I believe that's correct amperage. I've been running with 5a Synergistic Orange that I had as spare. I'd replace with stock, although keep in mind this dac uses supercapcitors in power supply, may have enough inrush current to blow  equivalent amp boutique fuse.


Well documented over the years boutique tubes blow in certain equipment due to inrush current. Current thread on Acme fuse hits on this a bit. Having said that, the only blown boutique fuse failures I've experienced are with 2 845 SET amps, these are extremely high current, high voltage amps. Over many years, much equipment, boutique fuses never a problem.

Thanks for the note. That seems like a high amperage fuse for a DAC but I am not going to go down to a lower number.   I am looking forward to hearing this.  After listening to the Holo Spring for  two years, it will be interesting to go back to a Sabre DAC and compare.

Seems like we're getting a lot of comparisons to Holo dacs, interesting that R2R users want to try 005 and/or Sabre chip dac, reportedly very different sound qualities, at least up to now. Could it be different dac topologies are converging? Reportedly, latest R2R dacs increasingly resolving, ESS dacs more organic, natural, at least in case of 005.


In any case, all new users please report back on your impressions, a quality dac should perform well in a wide variety of systems.  

"That being said, the Musetec does a much finer job than the LKS on all the digital configurations so any sonic improvement may be more subtle than on the LKS."

I thought Mustec and LKS were the same company?


You quoted my post.  The company is Musheng Audio ( 沐声音频 ).

Just as Holo makes the Spring DAC and the May DAC, they make the LKS DACs and the Musetec DAC. The Musetec is their current statement DAC.

I sometimes call the company Musetec as it is close to their actual name.

They also make other related products.

It would be interesting to do the comparison with a quality level streamer.  I would think differences between the two units would become even more apparent.


I mention in my original review that I would report back after listening to music from the May for a few days. This time the listening was in a normal manner without labored A/B comparisons. My original conclusions did not change. 

Since, in my case, the sound of a live concert is a priority, I preferred the realistic detail of the Mustec. The May still had a more natural texture with a black background which is a huge achievement. Nevertheless, I couldn’t help feeling I was missing some of the life of the music when I was listening to the May.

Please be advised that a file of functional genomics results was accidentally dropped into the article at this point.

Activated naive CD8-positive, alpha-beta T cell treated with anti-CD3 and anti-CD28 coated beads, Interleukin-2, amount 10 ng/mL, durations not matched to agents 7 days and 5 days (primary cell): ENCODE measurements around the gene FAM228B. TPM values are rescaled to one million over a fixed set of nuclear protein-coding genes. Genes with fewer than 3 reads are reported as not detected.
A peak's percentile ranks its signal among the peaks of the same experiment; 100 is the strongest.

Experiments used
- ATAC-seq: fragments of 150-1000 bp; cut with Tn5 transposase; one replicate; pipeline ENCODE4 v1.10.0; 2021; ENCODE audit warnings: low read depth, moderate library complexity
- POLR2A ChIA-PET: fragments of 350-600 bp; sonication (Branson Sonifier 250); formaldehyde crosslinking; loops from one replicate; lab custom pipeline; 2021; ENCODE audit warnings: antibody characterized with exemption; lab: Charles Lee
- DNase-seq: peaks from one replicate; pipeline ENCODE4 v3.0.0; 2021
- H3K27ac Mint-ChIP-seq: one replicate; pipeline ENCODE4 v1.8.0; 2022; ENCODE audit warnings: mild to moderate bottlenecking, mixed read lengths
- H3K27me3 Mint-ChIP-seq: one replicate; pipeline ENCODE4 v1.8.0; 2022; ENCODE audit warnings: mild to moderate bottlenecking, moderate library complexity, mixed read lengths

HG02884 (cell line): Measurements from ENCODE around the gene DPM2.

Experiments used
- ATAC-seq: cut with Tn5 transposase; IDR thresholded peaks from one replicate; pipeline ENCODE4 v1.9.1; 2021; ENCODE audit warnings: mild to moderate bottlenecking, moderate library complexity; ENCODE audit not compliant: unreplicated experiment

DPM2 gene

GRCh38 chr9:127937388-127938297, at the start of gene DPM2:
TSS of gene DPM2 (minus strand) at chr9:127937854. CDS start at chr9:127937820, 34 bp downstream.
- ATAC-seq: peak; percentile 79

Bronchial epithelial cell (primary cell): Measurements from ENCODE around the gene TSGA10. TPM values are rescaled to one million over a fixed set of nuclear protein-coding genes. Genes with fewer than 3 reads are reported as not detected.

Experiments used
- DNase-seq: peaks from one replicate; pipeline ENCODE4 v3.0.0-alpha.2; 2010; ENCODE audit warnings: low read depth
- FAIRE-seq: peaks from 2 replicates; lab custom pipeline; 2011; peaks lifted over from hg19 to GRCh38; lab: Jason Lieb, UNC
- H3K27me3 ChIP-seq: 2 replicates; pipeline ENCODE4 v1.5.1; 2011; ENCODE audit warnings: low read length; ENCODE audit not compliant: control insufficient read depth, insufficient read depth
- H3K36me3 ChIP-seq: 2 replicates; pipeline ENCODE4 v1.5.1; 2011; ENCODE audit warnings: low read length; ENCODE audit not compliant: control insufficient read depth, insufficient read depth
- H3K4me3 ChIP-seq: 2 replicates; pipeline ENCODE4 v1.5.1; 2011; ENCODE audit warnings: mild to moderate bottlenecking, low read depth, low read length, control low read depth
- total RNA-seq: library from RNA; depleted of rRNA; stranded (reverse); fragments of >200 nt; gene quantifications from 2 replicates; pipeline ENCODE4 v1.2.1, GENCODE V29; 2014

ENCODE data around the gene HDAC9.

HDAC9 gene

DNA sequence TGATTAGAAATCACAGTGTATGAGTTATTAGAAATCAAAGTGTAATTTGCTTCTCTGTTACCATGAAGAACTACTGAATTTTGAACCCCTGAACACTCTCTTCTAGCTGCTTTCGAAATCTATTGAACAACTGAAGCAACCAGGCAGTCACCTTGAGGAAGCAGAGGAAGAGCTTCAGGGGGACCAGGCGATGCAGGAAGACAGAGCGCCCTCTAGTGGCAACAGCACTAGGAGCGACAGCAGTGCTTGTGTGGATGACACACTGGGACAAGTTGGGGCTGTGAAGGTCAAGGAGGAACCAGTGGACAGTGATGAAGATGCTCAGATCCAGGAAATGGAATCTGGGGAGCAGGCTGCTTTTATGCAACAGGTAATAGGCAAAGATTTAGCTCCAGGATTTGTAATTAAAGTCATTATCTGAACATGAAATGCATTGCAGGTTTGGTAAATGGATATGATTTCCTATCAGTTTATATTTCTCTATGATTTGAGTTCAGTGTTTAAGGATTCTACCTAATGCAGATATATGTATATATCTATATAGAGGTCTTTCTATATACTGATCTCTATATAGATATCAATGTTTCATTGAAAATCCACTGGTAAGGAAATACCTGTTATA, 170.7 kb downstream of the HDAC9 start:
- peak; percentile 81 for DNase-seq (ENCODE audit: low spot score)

I also felt that the May was manipulating the sound in a generally pleasant way, but not in a way that enhanced the illusion of live music. 

I will explain. One of observations I made in my original review was that, on some tracks, the May was providing more separation between instruments and voices in chamber and small ensembles, but yet gave the illusion that the seat was further back because it captured less detail. This is the opposite of reality where moving closer to the performers increases detail and separation. Also the May seemed to create a 3-d effect to some degree, by putting black silence between the instruments and thus blotting out some detail, much as an artist would use charcoal to create depth in a drawing.


Goldensound in his YouTube review of the May commented that the input/receiver hardware was of such high quality that it didn’t matter what source was used, even a gaming computer. He aparently did not formally test this.

I found the Musetec improved with my Ifi Zen streamer/network bridge, but couldn’t tell with the May. I’ve since sold the May so I can’t explore it further.

Great review!  I still love my May KTE but am always interested in reading what others think about the May and comparable gear.  To me it feels like we are in a golden age of DAC development.  

My 005 was scheduled for delivery today, then last week they said Dec 1st. However, I received it today as originally scheduled. This is the second time this type of shipping happened. The first was with the Gustard X26 Pro from the same seller.

Unit seems rather substantial, with the heavy weight and startup sequence. Sounds good on first listen and the unit is still chilly cold from shipping.

I was wondering if anyone can tell me exactly what the 15 DPLL Modes do?


The 005 now has 150 hours on it and has a SR purple fuse inserted.  I won’t go into a long review but will happily say that I don’t  regret my decision to buy this DAC.  Soundstage, detail, and a palpable presence to the music make this a big winner.  

 I am coming from the Holo Spring 2 KTE which is also a wonderful DAC.  In comparison, the  005 has more meat on the bones and presents a fuller sonic picture.  I would love to hear both the 005 and the May but at a difference of $2k, I am more than content to stick with the 005.

Nice to hear you are happy with the 005. From what I have heard, the Spring sounds like the May. Odds are since you prefer the 005 to the Spring, you would prefer it to the May too. The 005 at around 3k, is beginning to look like a giant killer, especially for the price.

Thanks so much for the wonderful review.  I've been reading this thread and others about the Musetec extensively in recent days.  All of the excitement from the owners is enticing.  But I wonder if you or anyone could comment on whether the difference between the L2 and KTE versions of the May might play some role in this comparison.  Didn't the Goldensound reviewer have the KTE version?  Has anyone directly compared L2 to KTE to know whether KTE is more refined/detailed, and by how much?